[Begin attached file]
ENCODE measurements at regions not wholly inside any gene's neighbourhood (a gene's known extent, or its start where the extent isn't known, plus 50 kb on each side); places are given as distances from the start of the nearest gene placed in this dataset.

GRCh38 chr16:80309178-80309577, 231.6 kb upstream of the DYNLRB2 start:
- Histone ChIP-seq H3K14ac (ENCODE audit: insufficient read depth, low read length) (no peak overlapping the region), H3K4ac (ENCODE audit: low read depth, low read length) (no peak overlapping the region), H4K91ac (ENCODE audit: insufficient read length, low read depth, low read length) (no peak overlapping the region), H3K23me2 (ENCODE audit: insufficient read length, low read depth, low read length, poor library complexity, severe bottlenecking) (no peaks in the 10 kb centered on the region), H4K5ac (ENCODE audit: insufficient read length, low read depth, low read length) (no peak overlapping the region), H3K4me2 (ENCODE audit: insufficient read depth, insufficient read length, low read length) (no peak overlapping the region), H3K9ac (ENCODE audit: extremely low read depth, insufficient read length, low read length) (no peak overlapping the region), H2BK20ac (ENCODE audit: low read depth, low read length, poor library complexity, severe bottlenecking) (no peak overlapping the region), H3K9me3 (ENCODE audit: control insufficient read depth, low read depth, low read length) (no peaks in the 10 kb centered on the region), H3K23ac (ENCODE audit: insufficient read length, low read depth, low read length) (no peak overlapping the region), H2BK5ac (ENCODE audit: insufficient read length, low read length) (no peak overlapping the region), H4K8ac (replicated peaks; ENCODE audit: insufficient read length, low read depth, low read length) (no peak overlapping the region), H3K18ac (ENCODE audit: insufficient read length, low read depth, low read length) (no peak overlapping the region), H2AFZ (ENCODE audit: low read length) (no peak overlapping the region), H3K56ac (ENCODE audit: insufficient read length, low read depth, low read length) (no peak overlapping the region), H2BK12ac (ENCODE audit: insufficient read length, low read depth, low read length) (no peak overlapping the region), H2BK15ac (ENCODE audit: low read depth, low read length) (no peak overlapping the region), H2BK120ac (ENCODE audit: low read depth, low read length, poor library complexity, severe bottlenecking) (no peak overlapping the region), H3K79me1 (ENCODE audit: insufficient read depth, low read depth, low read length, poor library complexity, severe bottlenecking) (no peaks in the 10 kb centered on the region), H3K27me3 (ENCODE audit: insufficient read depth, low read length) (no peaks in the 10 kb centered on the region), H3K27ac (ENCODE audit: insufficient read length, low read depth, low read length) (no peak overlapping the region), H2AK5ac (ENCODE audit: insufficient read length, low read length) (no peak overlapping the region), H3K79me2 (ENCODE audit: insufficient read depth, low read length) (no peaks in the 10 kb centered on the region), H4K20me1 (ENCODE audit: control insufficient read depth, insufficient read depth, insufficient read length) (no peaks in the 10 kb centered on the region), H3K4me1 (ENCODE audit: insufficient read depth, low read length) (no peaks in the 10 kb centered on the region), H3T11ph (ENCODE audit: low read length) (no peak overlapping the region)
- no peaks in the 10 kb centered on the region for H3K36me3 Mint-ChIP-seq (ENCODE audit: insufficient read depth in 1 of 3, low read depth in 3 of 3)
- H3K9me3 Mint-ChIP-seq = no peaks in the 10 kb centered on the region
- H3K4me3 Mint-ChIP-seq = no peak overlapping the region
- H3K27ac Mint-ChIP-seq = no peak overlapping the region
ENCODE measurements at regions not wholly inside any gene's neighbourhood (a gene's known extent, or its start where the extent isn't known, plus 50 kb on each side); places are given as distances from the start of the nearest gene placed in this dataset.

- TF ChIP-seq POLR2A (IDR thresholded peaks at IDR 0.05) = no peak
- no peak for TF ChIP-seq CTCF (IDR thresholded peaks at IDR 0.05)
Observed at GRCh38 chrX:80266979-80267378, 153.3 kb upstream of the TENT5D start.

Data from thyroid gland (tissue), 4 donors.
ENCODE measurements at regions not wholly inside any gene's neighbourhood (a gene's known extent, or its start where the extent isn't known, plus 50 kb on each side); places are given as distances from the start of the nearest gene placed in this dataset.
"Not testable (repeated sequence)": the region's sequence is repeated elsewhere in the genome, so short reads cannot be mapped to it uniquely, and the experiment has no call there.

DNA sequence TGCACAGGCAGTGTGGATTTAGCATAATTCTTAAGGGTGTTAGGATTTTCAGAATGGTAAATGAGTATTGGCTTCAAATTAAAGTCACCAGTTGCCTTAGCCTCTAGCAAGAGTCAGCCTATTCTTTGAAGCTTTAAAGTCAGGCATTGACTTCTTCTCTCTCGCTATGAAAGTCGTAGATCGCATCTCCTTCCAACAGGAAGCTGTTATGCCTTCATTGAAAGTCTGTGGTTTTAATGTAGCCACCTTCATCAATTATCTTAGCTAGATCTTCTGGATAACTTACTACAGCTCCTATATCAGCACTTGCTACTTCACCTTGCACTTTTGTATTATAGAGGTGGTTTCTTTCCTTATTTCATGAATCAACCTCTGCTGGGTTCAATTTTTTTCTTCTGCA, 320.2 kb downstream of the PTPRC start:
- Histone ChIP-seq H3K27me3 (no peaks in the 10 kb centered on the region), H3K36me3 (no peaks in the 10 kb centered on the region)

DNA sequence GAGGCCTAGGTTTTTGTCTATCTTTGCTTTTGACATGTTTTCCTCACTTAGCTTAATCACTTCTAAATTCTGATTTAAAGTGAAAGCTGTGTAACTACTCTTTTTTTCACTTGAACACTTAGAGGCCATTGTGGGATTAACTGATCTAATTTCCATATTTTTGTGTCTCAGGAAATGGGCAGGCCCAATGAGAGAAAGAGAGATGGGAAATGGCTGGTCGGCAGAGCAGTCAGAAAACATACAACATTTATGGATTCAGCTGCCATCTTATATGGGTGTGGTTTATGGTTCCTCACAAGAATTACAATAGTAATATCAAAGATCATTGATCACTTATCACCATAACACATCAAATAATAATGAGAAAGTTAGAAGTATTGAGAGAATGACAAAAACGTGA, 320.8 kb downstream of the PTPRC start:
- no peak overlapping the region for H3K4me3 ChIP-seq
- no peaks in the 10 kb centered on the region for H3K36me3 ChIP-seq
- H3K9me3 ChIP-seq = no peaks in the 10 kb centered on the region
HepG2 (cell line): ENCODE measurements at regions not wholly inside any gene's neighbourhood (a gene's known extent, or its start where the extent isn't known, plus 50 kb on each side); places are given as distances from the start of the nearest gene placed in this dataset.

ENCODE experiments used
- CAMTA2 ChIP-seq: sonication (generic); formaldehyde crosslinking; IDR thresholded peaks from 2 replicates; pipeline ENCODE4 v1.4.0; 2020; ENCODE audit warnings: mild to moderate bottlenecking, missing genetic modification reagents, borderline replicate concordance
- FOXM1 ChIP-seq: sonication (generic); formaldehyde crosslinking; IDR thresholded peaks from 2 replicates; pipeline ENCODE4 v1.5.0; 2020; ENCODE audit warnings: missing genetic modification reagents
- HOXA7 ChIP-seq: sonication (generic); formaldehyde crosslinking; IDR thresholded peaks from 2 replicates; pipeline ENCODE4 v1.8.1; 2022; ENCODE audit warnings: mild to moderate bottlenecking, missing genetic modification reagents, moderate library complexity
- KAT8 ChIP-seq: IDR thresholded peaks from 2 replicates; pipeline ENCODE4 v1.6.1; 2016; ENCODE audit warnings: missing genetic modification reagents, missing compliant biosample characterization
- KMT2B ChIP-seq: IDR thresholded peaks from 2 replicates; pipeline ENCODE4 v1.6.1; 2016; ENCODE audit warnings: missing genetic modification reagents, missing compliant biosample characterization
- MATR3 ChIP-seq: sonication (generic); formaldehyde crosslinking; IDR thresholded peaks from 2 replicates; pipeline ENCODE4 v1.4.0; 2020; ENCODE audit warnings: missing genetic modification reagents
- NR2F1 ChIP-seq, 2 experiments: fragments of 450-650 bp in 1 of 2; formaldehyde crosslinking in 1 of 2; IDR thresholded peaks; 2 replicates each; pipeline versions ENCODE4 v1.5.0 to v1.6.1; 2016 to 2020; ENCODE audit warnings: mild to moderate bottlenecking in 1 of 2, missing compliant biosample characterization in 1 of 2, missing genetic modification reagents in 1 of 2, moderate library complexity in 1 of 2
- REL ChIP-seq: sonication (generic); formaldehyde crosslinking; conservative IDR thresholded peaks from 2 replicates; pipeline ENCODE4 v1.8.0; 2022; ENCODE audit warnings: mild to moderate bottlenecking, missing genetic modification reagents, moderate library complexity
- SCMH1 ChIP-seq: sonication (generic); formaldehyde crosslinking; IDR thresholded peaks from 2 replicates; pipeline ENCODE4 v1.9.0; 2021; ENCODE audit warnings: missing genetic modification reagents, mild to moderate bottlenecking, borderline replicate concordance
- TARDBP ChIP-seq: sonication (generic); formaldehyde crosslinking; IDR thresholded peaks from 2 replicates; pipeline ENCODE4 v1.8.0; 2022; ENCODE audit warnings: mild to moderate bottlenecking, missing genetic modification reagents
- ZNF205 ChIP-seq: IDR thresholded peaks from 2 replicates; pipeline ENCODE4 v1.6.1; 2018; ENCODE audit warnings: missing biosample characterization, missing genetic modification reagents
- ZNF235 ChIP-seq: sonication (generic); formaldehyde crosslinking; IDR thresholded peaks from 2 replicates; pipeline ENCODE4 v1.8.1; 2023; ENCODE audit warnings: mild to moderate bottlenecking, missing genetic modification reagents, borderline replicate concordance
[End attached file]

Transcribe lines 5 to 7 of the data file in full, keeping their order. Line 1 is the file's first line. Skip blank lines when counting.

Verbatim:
- H3K9me3 Mint-ChIP-seq = no peaks in the 10 kb centered on the region
- H3K4me3 Mint-ChIP-seq = no peak overlapping the region
- H3K27ac Mint-ChIP-seq = no peak overlapping the region